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  • male robot donald style avatar for user Marlon984
    Why haven't humans evolved for so long or gone through any period of natural selection for thousands of years? Peope from ancient egypt had the same structure of modern day humans.
    (6 votes)
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  • piceratops ultimate style avatar for user Avro
    So we are not Derived from apes, we are actually an ape species am I right?
    (1 vote)
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  • blobby green style avatar for user SkyStalker007
    As i was scrolling through the comments i saw that no one made a comment on the guy in the picture, so i'll do it myself

    for those who didn't know
    the guy who is on the right is Sal Khan himself.
    if you google Sal Khan and go to images you'll see images of a much younger Sal Khan with the same facial structures as shown in the picture
    (7 votes)
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  • hopper cool style avatar for user Artemis
    Do viruses have genders? Or do they all just multiply by splitting or something? Also, are all species constantly slowly evolving?
    (2 votes)
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  • blobby green style avatar for user deusera
    why don't apes have tails?
    (3 votes)
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    • piceratops ultimate style avatar for user Hecretary Bird
      The primary reason that apes evolved without tails is because of their preferred locomotion methods. Other monkeys preferred to move through the treetops on slender branches on all fours, and a tail is very important in this case for balance purposes. However, apes primarily move around by walking on solid ground or swinging through trees with their upper limbs. Tails are less needed for balance here, so they gradually went away because of evolution.
      (4 votes)
  • leafers seedling style avatar for user Donna D
    Is it true that humans do have a "tail" of sorts albeit it is not visible. A small vestal 6 inch or less curve at the base of the spine. Virtually unused but nevertheless painful of broke or cracked?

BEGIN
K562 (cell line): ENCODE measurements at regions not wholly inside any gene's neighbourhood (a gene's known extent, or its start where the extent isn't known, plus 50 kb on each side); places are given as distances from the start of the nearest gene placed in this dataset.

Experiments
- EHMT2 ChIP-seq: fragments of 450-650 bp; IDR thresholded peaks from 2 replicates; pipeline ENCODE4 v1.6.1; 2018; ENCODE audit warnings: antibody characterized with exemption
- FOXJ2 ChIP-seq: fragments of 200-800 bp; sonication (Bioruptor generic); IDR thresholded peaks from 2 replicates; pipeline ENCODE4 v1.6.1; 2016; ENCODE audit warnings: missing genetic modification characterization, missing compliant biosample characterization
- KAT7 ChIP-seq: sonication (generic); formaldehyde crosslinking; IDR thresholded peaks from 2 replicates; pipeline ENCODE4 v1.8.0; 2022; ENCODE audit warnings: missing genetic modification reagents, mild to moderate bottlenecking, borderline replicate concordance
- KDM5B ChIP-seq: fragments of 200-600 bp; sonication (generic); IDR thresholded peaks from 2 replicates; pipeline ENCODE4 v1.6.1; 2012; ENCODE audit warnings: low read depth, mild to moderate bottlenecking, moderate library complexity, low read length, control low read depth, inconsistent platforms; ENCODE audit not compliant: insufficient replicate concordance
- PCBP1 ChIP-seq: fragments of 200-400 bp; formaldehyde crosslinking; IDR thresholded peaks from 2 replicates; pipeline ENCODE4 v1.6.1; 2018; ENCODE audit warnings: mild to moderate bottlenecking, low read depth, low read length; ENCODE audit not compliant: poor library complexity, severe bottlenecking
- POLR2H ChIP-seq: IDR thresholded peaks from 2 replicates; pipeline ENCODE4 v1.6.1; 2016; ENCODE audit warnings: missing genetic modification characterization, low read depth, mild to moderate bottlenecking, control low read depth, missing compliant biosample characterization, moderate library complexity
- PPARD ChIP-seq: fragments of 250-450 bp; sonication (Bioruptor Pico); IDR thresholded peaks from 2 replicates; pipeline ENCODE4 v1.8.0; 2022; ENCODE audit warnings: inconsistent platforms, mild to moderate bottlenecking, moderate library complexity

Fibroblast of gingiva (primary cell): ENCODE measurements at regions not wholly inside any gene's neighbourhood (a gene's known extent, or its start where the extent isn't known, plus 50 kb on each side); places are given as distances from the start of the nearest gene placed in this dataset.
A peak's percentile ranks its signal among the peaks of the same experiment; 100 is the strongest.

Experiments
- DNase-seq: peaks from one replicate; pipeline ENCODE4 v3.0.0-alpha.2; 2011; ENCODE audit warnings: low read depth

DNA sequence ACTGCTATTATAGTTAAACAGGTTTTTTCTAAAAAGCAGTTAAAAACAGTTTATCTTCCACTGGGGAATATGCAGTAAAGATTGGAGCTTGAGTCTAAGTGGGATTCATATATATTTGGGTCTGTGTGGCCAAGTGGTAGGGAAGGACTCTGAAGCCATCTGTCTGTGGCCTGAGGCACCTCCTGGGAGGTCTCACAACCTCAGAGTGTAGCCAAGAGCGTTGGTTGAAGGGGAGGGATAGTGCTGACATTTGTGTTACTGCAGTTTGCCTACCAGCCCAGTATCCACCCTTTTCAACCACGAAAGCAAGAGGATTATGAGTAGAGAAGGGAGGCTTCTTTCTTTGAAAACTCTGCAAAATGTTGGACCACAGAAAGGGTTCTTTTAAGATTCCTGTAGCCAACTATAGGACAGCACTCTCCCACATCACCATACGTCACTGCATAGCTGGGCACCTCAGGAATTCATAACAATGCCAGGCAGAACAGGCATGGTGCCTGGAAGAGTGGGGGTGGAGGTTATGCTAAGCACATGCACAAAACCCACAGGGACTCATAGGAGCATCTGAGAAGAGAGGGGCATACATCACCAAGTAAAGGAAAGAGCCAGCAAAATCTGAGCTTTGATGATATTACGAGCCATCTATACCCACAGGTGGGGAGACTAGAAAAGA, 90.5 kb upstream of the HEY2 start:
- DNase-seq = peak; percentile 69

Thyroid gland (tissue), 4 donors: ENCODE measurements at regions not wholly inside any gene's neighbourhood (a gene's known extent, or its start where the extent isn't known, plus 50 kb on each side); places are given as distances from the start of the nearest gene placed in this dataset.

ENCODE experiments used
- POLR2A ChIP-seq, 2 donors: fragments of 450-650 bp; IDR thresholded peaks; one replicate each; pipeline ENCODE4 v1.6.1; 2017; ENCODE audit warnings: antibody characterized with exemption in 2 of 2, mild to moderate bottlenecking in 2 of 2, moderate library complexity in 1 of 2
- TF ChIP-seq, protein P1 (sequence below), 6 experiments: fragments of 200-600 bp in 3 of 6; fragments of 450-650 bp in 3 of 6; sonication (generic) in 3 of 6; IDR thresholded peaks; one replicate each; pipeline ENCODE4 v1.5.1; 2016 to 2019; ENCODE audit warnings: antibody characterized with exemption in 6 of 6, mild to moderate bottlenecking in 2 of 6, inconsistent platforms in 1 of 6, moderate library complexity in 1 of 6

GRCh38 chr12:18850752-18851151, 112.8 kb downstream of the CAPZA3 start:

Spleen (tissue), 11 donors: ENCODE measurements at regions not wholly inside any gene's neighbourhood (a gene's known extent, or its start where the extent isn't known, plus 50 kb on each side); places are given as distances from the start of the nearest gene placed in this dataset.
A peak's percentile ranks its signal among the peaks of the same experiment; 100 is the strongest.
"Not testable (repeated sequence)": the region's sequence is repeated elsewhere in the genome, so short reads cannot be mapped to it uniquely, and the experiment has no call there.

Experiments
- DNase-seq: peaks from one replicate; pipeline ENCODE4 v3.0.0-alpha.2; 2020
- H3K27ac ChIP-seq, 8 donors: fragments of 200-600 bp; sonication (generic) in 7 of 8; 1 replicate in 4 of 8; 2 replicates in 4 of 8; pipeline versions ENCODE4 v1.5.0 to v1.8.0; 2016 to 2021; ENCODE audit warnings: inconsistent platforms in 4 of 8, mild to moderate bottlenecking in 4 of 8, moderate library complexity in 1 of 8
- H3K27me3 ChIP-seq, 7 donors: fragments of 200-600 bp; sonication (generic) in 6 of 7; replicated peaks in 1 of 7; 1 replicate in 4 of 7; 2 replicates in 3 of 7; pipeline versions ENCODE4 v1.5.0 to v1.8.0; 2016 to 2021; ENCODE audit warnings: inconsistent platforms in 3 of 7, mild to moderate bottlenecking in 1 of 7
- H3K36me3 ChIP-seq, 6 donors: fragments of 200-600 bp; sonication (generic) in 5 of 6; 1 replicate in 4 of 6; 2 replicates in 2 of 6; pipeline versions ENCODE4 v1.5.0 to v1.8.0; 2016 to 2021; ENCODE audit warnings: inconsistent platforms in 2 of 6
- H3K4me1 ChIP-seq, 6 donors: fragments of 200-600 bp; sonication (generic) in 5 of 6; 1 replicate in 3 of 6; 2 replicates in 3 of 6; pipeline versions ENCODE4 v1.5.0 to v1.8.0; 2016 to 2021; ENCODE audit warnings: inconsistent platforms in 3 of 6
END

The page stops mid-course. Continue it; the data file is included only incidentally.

And do any other primates have this hidden attachment?
    (3 votes)
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  • aqualine ultimate style avatar for user Cody Balkey
    Okay, so we evolve from apes, so if one mated with a human could you see the "half-way" of human evolution?
    (2 votes)
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    • orange juice squid orange style avatar for user Matt
      First, humans are apes. Second, it would be more accurate to say that all apes and humans share a common ancestor instead of saying that humans evolved from apes. This common ancestor doesn't exist any more because over time the traits found in a population changed and became what we see today in the diversity of ape populations . So if you could mate a human with an ape you would end up with a hybrid, but that hybrid wouldn't necessarily be anything like the common ancestor. Also, because humans and other apes are different species it might not be possible to mate the two and even if it was most people would find it unethical.

      Although it isn't quite the same because it doesn't deal with heredity a similar idea would be that raisins and grape juice share a common ancestor, at some time in the past they were both grapes. If you mix together raisins and grape juice you don't really get grapes.
      (5 votes)

Video transcript

In the first video on evolution, I drew something that I called an ape. And then I drew a tail on it. And what I want to do in this video is clarify that that was absolutely wrong. Apes have no tails. And it's actually one of the main distinguishing characteristics of apes. There's obviously other primates that also have no tails. But apes definitely have no tails. And just to clarify, there's kind of two families within apes. And their common names are the lesser apes and the great apes. And the lesser apes are things like gibbons. And the great apes are things like chimpanzees, and gorillas, and me, human beings. So these right here, these are the great apes. And clearly, this great ape right here, did not have a great sense of style in 1994. And really didn't feel the need to have a haircut.